The Getaway (1914)

The county tax collector discovers a money shortage in the department of his office presided over by Charles Merwin, sickly old man of fifty, and his daughter, Flora. He places the matter ... See full summary »

Director:

John B. O'Brien (as Jack O'Brien)

Writer:

Will M. Ritchey (script) (as W.M. Ritchey)
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Cast

Cast overview:
Ray Gallagher ... Earl Holt
Velma Whitman ... Flora Herwin
William Bertram William Bertram ... Fred Cross
Thomas Ferman Thomas Ferman
Paul Smith Paul Smith
H.G. Francis H.G. Francis
Jay Morley ... (as J. Morley)
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Storyline

The county tax collector discovers a money shortage in the department of his office presided over by Charles Merwin, sickly old man of fifty, and his daughter, Flora. He places the matter before the grand jury, of which Earl Holt, a wealthy young man of thirty, is the foreman. After questioning Flora, all the members of the jury, except Holt, are in favor of indicting the girl. Holt gives a prearranged signal from the jury room window to a friend, Fred Cross, and the latter speeds away in a taxi. The Merwin home is watched by two detectives, Daniels and Glover. Daniels, noticing activity in the house, forces his way in and finds Flora and her father packing trunks. Cross arrives with the intention of aiding Flora and her father to leave. Cross attacks and overpowers the sleuth. Flora and Cross then leave in the taxi with one of the trunks and Glover gives chase. Flora and Cross leave the taxi at an alley and the machine goes on with the trunk before the detective turns the corner. ... Written by Moving Picture World synopsis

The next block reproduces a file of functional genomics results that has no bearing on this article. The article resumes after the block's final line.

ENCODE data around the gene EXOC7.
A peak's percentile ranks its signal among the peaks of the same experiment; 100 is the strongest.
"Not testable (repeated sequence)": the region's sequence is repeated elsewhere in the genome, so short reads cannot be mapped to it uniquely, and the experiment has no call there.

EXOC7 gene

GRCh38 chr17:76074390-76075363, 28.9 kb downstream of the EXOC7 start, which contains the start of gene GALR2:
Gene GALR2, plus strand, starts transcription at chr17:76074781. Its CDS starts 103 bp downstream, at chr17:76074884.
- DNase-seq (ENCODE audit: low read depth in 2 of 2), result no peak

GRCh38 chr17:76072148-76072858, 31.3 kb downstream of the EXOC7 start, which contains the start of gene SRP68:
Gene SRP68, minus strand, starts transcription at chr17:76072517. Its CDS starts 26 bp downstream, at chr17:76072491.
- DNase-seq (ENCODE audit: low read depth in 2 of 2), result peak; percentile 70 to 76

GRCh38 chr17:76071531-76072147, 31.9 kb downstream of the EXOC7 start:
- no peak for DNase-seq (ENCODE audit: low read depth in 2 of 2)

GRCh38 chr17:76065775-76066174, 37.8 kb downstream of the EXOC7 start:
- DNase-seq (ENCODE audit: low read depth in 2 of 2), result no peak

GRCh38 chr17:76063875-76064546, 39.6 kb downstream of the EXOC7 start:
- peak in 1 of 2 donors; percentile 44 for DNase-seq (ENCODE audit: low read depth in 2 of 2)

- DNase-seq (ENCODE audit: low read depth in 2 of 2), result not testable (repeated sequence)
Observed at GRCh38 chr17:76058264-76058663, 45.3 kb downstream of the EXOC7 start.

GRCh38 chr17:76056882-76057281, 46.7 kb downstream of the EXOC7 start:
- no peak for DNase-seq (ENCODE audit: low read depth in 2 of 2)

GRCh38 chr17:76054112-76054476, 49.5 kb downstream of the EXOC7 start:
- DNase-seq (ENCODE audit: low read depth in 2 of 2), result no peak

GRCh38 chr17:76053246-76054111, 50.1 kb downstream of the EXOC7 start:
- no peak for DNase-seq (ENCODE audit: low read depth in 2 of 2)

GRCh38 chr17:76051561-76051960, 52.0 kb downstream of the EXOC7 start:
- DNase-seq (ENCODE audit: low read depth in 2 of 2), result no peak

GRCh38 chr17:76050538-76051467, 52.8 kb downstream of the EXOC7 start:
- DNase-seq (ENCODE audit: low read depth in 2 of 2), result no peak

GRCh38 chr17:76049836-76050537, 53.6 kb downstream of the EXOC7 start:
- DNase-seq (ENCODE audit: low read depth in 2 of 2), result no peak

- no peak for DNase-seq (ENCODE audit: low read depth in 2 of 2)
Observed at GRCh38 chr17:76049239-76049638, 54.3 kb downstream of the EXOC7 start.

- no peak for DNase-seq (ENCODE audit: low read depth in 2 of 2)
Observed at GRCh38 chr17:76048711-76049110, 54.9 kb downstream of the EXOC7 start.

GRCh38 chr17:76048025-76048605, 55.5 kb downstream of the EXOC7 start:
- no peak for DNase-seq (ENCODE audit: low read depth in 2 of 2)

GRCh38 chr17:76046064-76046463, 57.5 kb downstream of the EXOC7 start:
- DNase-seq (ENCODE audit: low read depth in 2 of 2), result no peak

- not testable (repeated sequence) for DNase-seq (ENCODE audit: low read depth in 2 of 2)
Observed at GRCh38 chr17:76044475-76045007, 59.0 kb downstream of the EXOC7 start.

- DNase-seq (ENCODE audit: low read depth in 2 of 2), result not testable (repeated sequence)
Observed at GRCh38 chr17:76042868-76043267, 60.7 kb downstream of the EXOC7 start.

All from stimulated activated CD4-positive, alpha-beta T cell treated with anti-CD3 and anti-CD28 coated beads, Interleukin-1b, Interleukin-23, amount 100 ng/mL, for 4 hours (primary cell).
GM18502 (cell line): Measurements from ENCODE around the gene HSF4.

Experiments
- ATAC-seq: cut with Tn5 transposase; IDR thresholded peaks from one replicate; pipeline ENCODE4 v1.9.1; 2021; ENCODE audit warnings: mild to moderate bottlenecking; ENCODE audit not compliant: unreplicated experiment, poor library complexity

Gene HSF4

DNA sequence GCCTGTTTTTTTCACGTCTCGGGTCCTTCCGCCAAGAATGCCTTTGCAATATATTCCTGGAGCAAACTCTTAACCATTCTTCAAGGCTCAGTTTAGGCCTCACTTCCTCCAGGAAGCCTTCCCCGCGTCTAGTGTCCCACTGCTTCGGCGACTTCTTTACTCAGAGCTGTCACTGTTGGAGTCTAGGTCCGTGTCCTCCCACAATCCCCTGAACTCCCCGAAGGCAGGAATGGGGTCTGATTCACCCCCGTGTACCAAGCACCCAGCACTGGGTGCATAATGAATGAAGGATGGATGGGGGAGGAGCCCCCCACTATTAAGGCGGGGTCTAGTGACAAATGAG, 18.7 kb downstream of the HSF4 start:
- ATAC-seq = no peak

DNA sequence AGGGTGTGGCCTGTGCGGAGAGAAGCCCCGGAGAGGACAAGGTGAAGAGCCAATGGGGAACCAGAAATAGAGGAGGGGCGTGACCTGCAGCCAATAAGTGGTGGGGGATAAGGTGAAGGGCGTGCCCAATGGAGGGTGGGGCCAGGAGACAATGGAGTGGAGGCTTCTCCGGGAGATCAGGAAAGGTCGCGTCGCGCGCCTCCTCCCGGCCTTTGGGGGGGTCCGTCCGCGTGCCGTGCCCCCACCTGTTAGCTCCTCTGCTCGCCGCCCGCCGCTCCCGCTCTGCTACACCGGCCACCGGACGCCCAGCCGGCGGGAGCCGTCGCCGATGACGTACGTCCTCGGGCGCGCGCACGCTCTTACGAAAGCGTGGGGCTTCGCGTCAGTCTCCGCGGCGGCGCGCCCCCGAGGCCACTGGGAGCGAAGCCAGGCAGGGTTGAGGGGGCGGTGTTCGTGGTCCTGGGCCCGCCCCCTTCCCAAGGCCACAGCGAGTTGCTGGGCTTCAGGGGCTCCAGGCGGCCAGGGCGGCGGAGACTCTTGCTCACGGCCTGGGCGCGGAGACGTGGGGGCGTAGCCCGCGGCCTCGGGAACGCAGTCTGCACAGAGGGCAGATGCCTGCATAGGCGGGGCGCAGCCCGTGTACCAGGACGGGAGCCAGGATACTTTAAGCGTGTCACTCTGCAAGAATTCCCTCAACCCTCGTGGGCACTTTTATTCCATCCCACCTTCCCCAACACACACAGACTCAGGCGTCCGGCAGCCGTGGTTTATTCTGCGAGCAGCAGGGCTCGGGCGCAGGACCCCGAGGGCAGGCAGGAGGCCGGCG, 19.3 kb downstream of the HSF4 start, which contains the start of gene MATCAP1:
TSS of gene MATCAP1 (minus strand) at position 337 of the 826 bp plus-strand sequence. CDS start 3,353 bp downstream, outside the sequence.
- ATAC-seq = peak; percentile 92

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Genres:

Short | Drama

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Details

Country:

USA

Language:

English

Release Date:

1 May 1914 (USA) See more »

Company Credits

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Technical Specs

Sound Mix:

Silent

Aspect Ratio:

1.33 : 1
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User Reviews

Not strongly constructed
4 August 2018 | by deickemeyerSee all my reviews

The strongest feature of this business story is the suspense attending the chase after the girl and her father. Much of the action is rather vague, and the denouement comes in a letter, which tells of the girl's innocence. The story has swift movement, but is not strongly constructed in parts. - The Moving Picture World, May 16, 1914


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